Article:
BLOOMSBURG — The 165th Bloomsburg Fair is canceled for 2020, according to an announcement from fair officials on Tuesday.
The Bloomsburg Fair Association made the announcement on social media and its website, saying the board members "found it necessary to gather and interpret vast amounts of information regarding the COVID-19 pandemic." It is the second time in the event's history, dating to 1855, that it's been canceled, the other in 2011 due to flooding from Tropical Storm Lee.
The event was scheduled this year for Sept. 25 to Oct. 3.
"After much deliberation, local community concerns and concerns from local government, The Board has made the decision to cancel the 2020 Bloomsburg Fair," fair officials said in a statement. "This was a very difficult decision, but our concern for the health and safety of our community outweighs our desire to host this year’s fair. The Bloomsburg Fair Association is committed to the overall well being of the entire region, and we do not wish to put anyone in jeopardy in order to open our gates. We will, instead, take this time to make improvements, train staff, and look to the future."
Pat Benetar, Jon Pardi, Brad Paisley and Chicago concerts had been booked to perform at the 2020 fair, but their shows were previously postponed until 2021 Fair Week.
Any decision that will ultimately affect thousands of people and an entire region should not be made casually, fair officials said.
"Each year the Fair is responsible to our 1,100 vendors, thousands of exhibitors, many local artists, our generous sponsors, and the families that enter our gates in search of education, fun and memories that last a lifetime," officials said.
They continued, "The Bloomsburg Fair Association is committed to the overall well-being of the entire region, and we do not wish to put anyone in jeopardy in order to open our gates. We will, instead, take this time to make improvements, train staff, and look to the future. We are already busy planning the 2021 Bloomsburg Fair, which will be full of exciting opportunities for our visitors. Many entertainers have already agreed to perform on our Grandstand stage in 2021, new and impressive free entertainment is planned, many innovative surprises will delight families, and, of course, all of our traditional food, livestock and educational opportunities will be available for all to experience at our 2021 Bloomsburg Fair, to be held from September 24 through October 2. So, although many in our community will miss the fair, we look forward to providing a safe, secure and healthy event next year."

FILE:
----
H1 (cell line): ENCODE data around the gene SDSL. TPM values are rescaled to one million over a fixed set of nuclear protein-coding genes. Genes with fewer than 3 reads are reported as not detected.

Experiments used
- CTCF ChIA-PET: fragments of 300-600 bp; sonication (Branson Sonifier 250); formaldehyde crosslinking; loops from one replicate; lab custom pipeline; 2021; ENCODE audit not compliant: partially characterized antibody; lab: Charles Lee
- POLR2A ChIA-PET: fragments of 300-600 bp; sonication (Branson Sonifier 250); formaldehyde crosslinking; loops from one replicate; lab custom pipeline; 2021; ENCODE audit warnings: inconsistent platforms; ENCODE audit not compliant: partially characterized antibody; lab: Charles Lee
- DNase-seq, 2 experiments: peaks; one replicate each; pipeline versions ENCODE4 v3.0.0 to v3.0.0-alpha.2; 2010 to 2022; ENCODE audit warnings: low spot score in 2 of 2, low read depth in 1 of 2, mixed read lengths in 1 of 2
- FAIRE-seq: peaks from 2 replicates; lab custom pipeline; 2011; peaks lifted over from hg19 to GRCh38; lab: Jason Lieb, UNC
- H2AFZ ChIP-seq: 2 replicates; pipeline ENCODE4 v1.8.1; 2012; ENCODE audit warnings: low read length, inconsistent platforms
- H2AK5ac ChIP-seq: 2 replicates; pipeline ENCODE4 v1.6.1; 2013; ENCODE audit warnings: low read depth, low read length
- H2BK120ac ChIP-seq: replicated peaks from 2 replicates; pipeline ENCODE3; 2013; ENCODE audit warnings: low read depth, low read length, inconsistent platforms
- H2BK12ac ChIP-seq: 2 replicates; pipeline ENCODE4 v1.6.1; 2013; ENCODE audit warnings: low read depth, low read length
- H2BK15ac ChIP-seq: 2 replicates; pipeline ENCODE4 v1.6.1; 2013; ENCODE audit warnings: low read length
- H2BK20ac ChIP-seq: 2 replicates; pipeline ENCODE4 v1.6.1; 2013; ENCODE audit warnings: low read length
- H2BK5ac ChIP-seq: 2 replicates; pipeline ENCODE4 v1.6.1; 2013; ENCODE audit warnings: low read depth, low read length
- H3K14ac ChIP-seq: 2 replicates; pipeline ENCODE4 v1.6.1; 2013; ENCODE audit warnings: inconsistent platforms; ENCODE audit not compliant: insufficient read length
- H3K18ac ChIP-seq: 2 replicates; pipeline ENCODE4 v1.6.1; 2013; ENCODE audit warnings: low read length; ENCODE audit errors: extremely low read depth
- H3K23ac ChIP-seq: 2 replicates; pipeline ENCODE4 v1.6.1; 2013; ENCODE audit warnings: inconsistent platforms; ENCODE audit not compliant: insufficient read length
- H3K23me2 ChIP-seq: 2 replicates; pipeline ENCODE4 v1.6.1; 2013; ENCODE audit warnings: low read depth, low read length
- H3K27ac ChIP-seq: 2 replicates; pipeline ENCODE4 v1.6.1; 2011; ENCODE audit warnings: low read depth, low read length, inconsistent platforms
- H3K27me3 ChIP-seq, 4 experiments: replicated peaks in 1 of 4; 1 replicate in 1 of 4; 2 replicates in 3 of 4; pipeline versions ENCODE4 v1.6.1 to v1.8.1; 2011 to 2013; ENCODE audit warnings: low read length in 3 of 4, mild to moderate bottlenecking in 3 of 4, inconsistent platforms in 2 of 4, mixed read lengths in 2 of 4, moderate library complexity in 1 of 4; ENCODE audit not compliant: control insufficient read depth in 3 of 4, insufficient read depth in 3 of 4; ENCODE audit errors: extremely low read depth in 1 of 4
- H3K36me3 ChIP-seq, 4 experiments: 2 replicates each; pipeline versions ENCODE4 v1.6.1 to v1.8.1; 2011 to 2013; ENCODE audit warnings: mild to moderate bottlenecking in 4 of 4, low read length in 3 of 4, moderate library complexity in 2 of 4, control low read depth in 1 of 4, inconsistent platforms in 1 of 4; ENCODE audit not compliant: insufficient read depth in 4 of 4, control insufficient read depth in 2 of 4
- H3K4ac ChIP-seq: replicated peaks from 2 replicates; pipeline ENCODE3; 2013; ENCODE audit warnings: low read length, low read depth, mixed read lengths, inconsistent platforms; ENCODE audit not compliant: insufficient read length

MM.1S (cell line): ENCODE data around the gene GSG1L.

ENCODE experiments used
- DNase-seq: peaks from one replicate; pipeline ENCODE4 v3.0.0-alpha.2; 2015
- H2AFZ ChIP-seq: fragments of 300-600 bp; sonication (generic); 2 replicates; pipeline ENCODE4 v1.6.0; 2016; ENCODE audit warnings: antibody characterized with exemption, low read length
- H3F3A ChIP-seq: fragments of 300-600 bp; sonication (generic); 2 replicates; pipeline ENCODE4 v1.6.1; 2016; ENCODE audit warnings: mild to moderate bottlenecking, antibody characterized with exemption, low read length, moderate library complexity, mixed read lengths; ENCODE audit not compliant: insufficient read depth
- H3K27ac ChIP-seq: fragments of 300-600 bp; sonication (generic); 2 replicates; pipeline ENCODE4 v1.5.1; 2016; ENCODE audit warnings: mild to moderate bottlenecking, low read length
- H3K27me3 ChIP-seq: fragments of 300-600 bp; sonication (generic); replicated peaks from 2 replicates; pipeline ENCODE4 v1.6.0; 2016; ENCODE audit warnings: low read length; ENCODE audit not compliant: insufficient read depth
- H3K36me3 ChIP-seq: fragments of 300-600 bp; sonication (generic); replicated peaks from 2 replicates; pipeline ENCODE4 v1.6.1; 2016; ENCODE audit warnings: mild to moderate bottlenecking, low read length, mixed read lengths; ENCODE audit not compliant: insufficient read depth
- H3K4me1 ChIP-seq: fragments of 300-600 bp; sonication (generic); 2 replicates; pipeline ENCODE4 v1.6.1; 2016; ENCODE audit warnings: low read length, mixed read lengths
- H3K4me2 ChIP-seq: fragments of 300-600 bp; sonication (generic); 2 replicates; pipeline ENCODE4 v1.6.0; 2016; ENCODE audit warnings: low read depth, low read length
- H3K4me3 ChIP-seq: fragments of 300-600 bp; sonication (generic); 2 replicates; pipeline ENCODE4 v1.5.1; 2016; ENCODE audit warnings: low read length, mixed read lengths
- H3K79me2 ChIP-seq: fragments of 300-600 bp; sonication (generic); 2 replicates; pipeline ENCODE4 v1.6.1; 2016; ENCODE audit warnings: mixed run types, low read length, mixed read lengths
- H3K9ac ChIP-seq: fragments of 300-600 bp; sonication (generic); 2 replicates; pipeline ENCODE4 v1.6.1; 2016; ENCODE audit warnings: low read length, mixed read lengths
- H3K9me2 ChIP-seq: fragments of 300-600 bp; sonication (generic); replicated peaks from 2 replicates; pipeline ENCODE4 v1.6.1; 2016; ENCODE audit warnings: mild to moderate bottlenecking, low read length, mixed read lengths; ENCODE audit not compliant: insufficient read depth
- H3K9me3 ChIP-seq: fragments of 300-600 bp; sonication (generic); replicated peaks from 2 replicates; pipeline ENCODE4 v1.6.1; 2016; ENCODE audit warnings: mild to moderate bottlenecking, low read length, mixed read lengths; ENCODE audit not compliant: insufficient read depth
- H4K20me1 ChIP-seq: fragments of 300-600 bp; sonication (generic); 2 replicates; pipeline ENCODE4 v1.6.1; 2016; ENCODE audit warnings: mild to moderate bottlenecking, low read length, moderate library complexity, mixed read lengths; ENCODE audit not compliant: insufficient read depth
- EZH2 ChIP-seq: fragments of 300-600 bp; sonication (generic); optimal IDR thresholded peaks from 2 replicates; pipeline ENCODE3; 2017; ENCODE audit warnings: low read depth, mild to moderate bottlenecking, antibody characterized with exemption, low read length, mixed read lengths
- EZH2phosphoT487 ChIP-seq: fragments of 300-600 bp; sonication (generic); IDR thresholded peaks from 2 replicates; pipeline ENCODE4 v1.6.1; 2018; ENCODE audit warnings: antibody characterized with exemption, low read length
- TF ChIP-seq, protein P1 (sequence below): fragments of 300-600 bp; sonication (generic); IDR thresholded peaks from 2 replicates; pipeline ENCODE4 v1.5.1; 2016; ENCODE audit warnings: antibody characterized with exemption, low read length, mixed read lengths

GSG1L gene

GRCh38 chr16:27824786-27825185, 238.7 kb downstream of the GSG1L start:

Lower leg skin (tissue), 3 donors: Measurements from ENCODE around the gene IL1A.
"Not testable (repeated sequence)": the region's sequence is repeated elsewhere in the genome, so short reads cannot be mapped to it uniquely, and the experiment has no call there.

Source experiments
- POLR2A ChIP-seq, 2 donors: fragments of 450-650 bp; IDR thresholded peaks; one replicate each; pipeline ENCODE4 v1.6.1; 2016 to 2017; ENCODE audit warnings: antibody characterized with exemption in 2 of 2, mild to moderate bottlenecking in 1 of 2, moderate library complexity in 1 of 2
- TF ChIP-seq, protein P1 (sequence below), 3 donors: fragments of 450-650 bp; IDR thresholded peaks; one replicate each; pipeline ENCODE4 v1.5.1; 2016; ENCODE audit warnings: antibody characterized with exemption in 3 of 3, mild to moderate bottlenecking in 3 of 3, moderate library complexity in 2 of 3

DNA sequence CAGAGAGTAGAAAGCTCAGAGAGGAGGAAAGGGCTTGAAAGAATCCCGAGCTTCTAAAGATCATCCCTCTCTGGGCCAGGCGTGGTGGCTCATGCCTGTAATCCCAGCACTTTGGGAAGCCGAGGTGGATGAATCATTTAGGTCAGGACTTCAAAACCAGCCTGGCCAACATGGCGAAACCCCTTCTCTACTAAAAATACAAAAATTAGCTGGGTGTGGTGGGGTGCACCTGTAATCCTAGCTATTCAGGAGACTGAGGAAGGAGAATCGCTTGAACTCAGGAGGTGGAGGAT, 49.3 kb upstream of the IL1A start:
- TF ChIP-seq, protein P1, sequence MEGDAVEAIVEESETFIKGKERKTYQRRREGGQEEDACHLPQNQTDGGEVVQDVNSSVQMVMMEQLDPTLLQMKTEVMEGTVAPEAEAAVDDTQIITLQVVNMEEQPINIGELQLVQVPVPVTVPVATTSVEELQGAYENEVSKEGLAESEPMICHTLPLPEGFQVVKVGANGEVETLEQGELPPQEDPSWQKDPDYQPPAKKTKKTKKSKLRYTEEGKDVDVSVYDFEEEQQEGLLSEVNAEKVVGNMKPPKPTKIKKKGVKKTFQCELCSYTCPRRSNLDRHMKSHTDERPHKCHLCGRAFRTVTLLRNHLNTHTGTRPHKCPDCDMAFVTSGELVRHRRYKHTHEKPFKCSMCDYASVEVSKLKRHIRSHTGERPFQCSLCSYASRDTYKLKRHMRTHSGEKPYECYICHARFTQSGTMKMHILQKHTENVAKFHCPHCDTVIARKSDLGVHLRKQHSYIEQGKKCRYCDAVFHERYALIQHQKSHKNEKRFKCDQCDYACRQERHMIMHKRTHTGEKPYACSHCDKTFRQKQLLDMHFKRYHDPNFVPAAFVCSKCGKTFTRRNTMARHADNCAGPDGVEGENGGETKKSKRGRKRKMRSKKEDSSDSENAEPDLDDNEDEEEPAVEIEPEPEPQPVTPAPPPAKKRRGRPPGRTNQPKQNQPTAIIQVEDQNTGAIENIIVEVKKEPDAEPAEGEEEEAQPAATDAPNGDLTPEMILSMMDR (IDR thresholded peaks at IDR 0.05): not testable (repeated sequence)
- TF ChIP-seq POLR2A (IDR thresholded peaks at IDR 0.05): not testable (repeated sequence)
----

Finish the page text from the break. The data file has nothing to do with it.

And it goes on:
Attempts to reach Fair Board President Randy Karschner and other fair officials were unsuccessful. A grandstand receptionist answered the phone at the fairgrounds but could not provide further details.
Bloomsburg Mayor Bill Kreisher said he believes the fair officials made the correct decision. He and the town council reached out to fair officials last week to ask them to not move forward with the plans to host the event.
"Certainly the fair is a tremendous benefit economically to the town, but we're happy they have canceled it," said Kreisher. "The fair brings in between 30,000 and 60,000 people a day and I don't think that would be good."
Kreisher said the council was waiting to hear about the decision. They were considering consulting with the governor's office or seeking legal action to have the fair canceled, he said.
"We contemplated it, we don't have to do it, and I'm glad about that," he said.
The guidelines from the state would be "almost impossible" to follow had the fair moved forward and the town risked losing state money if they weren't complying, said Kreisher.
"I just hope this COVID-19 pandemic clears up soon enough so we can start the economy back up," he said. "It's devasting to the town and the state, but sacrifices have to be made."
Columbia-Montour Visitors Bureau Executive Director David "Otto" Kurecian said the news didn't come as a surprise. The Columbia-Montour Visitors Bureau also announced last week that the annual Covered Bridge Festival, held annually at Knoebels Amusement Resort in early October, is canceled this year. The event was scheduled from Oct. 8-11
"I don't think it was unexpected," said Kurecian. "It was for the same reason we canceled the Covered Bridge Festival."
The economic impact of the festival is $14.2 million, so Kurecian said he is sure the Bloomsburg Fair brings in even more revenue for the local economy.
"We always remain hopeful for next year," said Kurecian about both events. "But we're not in charge. The virus is in charge."